“Listening to some of the national rhetoric about immigration some have a tendency to demonize the immigrant who wants to work here,” Ribble says. “I understand the difference between an undocumented immigrant and one who comes here legally. The latter — the one coming here legally — came here to work. And that’s a good thing.”

Ribble adds when sheer demographics are considered, 10,000 U.S. workers are retiring every day, and the workforce must be supplemented with immigrant labor. Combined with declining birth rates, there simply will not be enough workers to grow the economy without them.

He also has made industry perception a key focus of his work, recently concluding a nationwide tour of allied industry groups, trade gatherings such as the International Roofing Expo, and manufacturer conferences. His consistent message has been a call to reevaluate how we see ourselves.

“We can’t expect anyone to respect what we do until we respect what we do,” Ribble says. “As we begin to shift our own attitude on what we do and the importance of our work, the marketplace will automatically begin to follow us.”

Ribble is calling on the roofing industry to change the way those in the U.S. think about roofing.

“When you walk into a room and flip a switch, you just expect the lights to go on. When you flush a toilet or turn a tap, you expect the plumbing to respond. And when you call an electrician or a plumber, you look for a certified contractor,” he says. “We expect our roofs to perform, as well, so why don’t we look for master-level certification of our roofers? The roofing industry needs to increase the perceived value of what we do.”

To that end, NCRA is spearheading an effort to establish a nationally recognized professional certification program, with uniform standards, for steep- and low-slope roofing workers.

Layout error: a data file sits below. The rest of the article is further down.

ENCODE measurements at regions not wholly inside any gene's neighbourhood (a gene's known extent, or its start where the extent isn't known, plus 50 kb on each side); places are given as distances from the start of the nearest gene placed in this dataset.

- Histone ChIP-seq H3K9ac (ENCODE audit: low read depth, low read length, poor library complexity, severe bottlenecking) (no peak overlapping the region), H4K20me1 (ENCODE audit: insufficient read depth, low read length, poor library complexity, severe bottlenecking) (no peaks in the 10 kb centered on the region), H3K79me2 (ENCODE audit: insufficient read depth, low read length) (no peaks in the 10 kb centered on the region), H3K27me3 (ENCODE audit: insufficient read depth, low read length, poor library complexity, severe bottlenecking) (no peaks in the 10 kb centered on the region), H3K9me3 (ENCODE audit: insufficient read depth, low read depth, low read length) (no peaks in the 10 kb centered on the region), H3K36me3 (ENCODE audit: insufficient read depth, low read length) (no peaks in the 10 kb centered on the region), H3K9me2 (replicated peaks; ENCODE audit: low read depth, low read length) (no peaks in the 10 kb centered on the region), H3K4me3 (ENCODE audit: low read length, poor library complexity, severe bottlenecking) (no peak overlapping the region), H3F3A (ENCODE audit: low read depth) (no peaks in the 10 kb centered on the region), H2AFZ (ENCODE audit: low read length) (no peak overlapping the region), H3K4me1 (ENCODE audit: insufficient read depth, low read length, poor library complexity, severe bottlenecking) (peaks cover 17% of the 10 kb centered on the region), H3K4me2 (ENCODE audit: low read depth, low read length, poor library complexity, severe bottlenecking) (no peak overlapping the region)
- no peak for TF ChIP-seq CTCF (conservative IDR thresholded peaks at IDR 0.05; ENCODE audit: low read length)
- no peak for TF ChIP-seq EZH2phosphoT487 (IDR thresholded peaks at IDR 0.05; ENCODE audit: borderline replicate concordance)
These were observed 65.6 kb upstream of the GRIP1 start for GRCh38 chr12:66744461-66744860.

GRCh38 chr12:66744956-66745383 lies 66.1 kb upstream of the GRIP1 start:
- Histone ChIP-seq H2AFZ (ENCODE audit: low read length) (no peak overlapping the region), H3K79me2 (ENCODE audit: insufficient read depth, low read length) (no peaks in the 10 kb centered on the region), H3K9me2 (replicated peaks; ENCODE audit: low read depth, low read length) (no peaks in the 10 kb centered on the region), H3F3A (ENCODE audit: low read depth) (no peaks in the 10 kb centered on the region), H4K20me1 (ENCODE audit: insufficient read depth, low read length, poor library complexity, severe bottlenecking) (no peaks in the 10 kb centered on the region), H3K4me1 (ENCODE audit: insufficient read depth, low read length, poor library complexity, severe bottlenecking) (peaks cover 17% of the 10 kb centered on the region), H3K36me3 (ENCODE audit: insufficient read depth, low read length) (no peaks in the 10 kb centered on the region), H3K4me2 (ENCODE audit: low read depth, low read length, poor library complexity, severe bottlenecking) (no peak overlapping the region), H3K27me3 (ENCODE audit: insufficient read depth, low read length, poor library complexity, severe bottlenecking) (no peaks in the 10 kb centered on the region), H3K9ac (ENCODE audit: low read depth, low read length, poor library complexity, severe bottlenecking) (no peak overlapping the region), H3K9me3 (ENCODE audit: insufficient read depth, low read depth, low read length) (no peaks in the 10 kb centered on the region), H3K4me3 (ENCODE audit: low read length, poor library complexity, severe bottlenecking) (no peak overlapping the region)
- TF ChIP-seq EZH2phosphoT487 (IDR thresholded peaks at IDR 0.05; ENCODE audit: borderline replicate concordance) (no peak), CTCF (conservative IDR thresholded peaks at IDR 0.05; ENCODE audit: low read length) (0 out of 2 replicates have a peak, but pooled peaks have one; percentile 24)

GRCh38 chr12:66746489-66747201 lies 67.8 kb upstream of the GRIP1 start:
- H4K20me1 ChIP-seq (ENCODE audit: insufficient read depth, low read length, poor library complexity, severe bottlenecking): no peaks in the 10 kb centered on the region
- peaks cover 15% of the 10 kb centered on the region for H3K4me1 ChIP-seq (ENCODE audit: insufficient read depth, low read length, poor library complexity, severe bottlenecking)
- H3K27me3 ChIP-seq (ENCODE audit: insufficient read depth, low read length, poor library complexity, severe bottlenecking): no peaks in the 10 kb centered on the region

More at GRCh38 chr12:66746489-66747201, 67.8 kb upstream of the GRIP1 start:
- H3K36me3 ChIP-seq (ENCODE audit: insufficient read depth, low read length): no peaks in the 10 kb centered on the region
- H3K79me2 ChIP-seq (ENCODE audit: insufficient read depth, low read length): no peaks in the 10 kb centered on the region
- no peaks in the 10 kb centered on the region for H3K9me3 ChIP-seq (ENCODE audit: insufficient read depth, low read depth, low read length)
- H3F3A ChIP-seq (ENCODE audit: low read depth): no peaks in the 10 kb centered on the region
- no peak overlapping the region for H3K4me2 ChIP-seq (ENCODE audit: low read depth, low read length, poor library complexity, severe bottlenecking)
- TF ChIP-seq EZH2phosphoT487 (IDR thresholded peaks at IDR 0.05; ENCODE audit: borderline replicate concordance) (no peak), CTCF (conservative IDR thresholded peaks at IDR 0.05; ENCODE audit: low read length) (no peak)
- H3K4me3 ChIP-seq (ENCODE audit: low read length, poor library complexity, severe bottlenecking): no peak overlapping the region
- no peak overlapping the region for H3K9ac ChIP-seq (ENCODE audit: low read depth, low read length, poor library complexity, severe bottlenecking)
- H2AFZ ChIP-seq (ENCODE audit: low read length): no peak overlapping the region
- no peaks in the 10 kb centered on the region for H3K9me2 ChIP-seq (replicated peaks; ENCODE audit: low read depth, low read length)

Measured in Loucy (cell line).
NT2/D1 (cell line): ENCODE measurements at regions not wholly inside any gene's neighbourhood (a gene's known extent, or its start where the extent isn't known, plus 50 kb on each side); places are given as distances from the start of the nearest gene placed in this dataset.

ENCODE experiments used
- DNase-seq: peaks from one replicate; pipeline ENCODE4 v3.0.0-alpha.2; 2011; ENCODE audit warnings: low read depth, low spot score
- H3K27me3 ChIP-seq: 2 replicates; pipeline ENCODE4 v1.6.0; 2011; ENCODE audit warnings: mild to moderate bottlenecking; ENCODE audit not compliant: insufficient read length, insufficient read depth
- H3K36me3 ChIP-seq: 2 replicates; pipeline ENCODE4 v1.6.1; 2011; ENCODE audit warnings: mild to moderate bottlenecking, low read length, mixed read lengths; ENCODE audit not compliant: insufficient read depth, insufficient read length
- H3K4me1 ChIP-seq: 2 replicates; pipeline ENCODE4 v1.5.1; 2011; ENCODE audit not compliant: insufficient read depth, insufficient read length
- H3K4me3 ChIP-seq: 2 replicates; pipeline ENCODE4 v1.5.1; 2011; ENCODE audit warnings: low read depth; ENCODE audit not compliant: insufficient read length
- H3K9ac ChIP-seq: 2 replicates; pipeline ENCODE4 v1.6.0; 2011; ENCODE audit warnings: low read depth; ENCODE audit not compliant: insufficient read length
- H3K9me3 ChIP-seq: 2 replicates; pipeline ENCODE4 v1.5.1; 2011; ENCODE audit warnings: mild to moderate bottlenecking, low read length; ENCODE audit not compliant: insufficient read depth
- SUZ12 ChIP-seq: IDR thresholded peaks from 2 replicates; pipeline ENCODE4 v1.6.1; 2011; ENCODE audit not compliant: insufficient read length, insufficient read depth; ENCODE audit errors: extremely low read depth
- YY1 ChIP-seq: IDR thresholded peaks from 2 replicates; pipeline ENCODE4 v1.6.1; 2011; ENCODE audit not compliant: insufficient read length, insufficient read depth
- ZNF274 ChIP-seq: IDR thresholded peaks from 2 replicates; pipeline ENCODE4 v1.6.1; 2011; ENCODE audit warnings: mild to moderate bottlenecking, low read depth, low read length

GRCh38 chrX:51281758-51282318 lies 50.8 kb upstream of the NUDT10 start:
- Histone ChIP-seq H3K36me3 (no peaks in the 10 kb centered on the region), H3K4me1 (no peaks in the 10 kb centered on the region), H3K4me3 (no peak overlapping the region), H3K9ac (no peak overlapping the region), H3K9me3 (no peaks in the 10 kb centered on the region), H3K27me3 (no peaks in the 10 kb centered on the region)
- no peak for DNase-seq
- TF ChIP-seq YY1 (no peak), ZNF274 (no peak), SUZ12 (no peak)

“Our goal is to be on par with our professional competitors in the other contruction-related fields,” Ribble says. “And we’re decades behind them in this regard.”

This year, Ribble and NRCA are embarking on a campaign to promote the good things the industry does.

Ribble points out the only time people hear about roofing contractors is when there’s a fall or an accident. People become aware of roofing when there’s a rainstorm and the building leaks or a snowstorm and the building collapses.

However, the facts about roofing professionals and their proud industry are less dramatic but far more positive.

“Many of our people are roofing the most prestigious buildings in the country,” Ribble says. “Some of our members are the most philanthropic businesspeople in their communities. We need to begin to tell their stories.”

This is not just a public relations effort, according to Ribble. Instead, it is a mission to elevate the industry — including its own self-perception — to the level it has earned through skill, hard work and professionalism.

“As roofing professionals, we’re a self-effacing, almost self-deprecating group of folks. We tend not to talk too much about the good things we do,” he says. “As a result, the public will see a story about a roofing fire but won’t hear about the contractor who quietly donates a roof to a church or puts up four or five roofs to support Habitat for Humanity. Those stories go untold because we are not sharing them. As we begin to tell the positive stories, collectively we will begin to reshape the perception of who we are.”

To catch more fish, cast a wider net

The construction labor shortage appears to have grown out of a complex mix of political, economic, demographic and educational factors. This means there might be no quick fix. But that’s not stopping the roofing industry from doing what it can to help build bridges between underemployed workers and open opportunities.

The skills and temperament necessary for roofing success can be found in any number of other professions.Thanks to creative outreach and training programs, military veterans, oil and gas workers, and former white collar workers are discovering fulfilling second careers on roofs.

Getting the message out

The current labor shortage is not a short-term glitch and won’t be solved with a specific program or campaign. Training programs can help as will elevating the professional standards expected of roofing crews as championed by NRCA.

Skilled, underemployed craftspeople need to be made aware that good-paying, steady work is waiting for them. The next step on their career ladder is a rung on an actual ladder. And from up there, the sky is, literally, the limit.